Comment request: what would you recommend we do in the service if a preacher doesn't show up for whatever reason?
Here's a reminder of what happened on Sunday:
- Singing led by Mike Bradshaw
- Prayer for Iran by Kenneth Maresco
- Announcements by Josh Harris
- Sermon by Mark Mullery
- Closing song led by Mike Bradshaw
Dave mixed in Julie's place this Sunday, and I thought everything went very well musically. Dave, thanks for finding out exactly when individual singers were going to take lines and practicing that aspect of the mix during the rehearsal. Those moments were more natural and less abrupt than they've been in the past, and I'm confident your preparation contributed to that improvement.
One note that Dave made on his checklist was to add a reminder for all mixers to set approximate gain levels on the handheld and headset mics as well as confirm that they working in the house. In order for this to be effective, whoever is assisting the mixer with testing those mics must speak up and use the mic as it will be used in the service. An almost-whispered "check-check-check" won't cut it, so hold that handheld up close or put the lav on your ear. Then talk loudly and long enough for the mixer to get a good gain set.
Finally, a quick note on noise gates. Noise gates are used on channels that have a hiss or fuzz, and they automatically turn off the microphone when it is not in use. Dave had one set up on the Rhodes this last Sunday because the amp seemed particularly noisy. This worked very well for the sound of the whole band, but its effect was odd when Ken tried to play the Rhodes softly behind someone talking. The sound was very fuzzy when Ken played but then it went away abruptly in between chords. In these cases, it may be better to de-insert the noise gate and lower the overall level to reduce the distraction. Even better, Ken changed to play the synth in the second service.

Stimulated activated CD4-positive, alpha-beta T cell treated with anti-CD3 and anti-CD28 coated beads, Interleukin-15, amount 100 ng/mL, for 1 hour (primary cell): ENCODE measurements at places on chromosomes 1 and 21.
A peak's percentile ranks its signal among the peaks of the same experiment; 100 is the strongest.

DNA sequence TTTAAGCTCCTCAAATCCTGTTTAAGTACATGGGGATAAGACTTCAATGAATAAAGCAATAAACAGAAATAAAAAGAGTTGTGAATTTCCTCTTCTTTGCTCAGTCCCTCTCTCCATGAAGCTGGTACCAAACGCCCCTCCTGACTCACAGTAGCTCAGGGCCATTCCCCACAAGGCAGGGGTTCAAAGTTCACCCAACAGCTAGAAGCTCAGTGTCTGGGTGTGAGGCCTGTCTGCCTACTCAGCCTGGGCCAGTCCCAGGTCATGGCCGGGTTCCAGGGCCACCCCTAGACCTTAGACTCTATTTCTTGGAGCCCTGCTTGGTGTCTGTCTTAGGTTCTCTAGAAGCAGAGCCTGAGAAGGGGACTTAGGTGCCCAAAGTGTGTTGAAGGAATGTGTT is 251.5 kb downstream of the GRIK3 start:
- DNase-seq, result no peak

This weekend was a sad moment for the lighting team. This was Ken G's last week behind the controls (for now!), and we'll miss him this next year. Thanks, Ken, for the years of service and leadership you've provided in the area of lighting. Please thank Ken when you see him and pray for the health of his extended family when you think of him.
As far as notes, I have only one for lighting operators. You can feel free to largely ignore the indications of what will happen at the end of the service. As you know, how we conclude the service is largely left up the Spirit's direction and the final content of the message. With that in mind, make it a practice to plan how you can smoothly get into both a worship look and a speaking look at the end, so that you are ready for anything. That way, if we change things up, you won't be struggling to find the right cue.
And there was more sorrow up in the video room. It looks like this was the last Sunday for Peter to be a Video Producer. He's been a lifer so far, one of the originals, serving from day 1 of IMAG, but now the Lord has called him to other responsibilities on Sundays. We'll miss you, too, my friend. I'm glad I get to see you around the office and twitterland.
Only one note for video also. Here is a refresher from last week's reverb post:
We did have a couple instances when the cameras went live to the main screen before the shots were really ready. As a reminder to camera and house directors: make sure you talk about how you will communicate ready-ness. If you are a sub or working with another who is a sub, please meet ahead of time to discuss your normal practices and how you will communicate with each other.In addition, house directors should listen to the camera director's communication with the camera operators when transitions are coming. If it sounds like the camera director is close to getting a new shot, the house director can pause just a moment longer before taking cameras live.
Thanks to all! Please add your comments or suggestions to the discussion.